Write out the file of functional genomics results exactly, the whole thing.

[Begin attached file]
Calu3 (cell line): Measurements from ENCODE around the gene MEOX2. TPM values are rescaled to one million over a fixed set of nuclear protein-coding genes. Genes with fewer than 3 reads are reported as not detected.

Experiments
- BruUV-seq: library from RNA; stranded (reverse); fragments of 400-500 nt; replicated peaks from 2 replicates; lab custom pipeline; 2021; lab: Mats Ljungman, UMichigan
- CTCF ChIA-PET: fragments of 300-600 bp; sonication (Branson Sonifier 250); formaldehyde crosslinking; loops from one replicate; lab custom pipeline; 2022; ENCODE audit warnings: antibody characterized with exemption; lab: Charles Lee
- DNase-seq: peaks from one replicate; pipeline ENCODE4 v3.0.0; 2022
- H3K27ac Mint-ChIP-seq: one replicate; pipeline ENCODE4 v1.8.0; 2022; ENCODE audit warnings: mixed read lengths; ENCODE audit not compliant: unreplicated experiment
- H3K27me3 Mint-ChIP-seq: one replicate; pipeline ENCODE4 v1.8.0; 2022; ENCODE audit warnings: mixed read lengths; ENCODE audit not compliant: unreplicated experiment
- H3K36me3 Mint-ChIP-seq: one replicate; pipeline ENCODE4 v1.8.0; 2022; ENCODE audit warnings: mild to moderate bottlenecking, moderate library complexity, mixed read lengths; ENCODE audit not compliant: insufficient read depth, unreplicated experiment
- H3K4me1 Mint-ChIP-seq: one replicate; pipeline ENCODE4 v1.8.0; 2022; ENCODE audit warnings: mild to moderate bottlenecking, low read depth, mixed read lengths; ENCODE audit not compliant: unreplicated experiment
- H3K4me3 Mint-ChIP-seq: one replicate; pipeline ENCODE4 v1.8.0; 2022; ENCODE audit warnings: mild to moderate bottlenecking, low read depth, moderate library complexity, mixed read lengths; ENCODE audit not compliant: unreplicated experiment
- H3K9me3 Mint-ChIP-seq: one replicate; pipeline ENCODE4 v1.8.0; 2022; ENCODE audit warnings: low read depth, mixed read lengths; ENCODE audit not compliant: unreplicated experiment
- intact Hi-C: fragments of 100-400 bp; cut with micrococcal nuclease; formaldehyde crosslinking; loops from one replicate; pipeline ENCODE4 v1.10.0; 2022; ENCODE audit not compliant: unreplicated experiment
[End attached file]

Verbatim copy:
Calu3 (cell line): Measurements from ENCODE around the gene MEOX2. TPM values are rescaled to one million over a fixed set of nuclear protein-coding genes. Genes with fewer than 3 reads are reported as not detected.

Experiments
- BruUV-seq: library from RNA; stranded (reverse); fragments of 400-500 nt; replicated peaks from 2 replicates; lab custom pipeline; 2021; lab: Mats Ljungman, UMichigan
- CTCF ChIA-PET: fragments of 300-600 bp; sonication (Branson Sonifier 250); formaldehyde crosslinking; loops from one replicate; lab custom pipeline; 2022; ENCODE audit warnings: antibody characterized with exemption; lab: Charles Lee
- DNase-seq: peaks from one replicate; pipeline ENCODE4 v3.0.0; 2022
- H3K27ac Mint-ChIP-seq: one replicate; pipeline ENCODE4 v1.8.0; 2022; ENCODE audit warnings: mixed read lengths; ENCODE audit not compliant: unreplicated experiment
- H3K27me3 Mint-ChIP-seq: one replicate; pipeline ENCODE4 v1.8.0; 2022; ENCODE audit warnings: mixed read lengths; ENCODE audit not compliant: unreplicated experiment
- H3K36me3 Mint-ChIP-seq: one replicate; pipeline ENCODE4 v1.8.0; 2022; ENCODE audit warnings: mild to moderate bottlenecking, moderate library complexity, mixed read lengths; ENCODE audit not compliant: insufficient read depth, unreplicated experiment
- H3K4me1 Mint-ChIP-seq: one replicate; pipeline ENCODE4 v1.8.0; 2022; ENCODE audit warnings: mild to moderate bottlenecking, low read depth, mixed read lengths; ENCODE audit not compliant: unreplicated experiment
- H3K4me3 Mint-ChIP-seq: one replicate; pipeline ENCODE4 v1.8.0; 2022; ENCODE audit warnings: mild to moderate bottlenecking, low read depth, moderate library complexity, mixed read lengths; ENCODE audit not compliant: unreplicated experiment
- H3K9me3 Mint-ChIP-seq: one replicate; pipeline ENCODE4 v1.8.0; 2022; ENCODE audit warnings: low read depth, mixed read lengths; ENCODE audit not compliant: unreplicated experiment
- intact Hi-C: fragments of 100-400 bp; cut with micrococcal nuclease; formaldehyde crosslinking; loops from one replicate; pipeline ENCODE4 v1.10.0; 2022; ENCODE audit not compliant: unreplicated experiment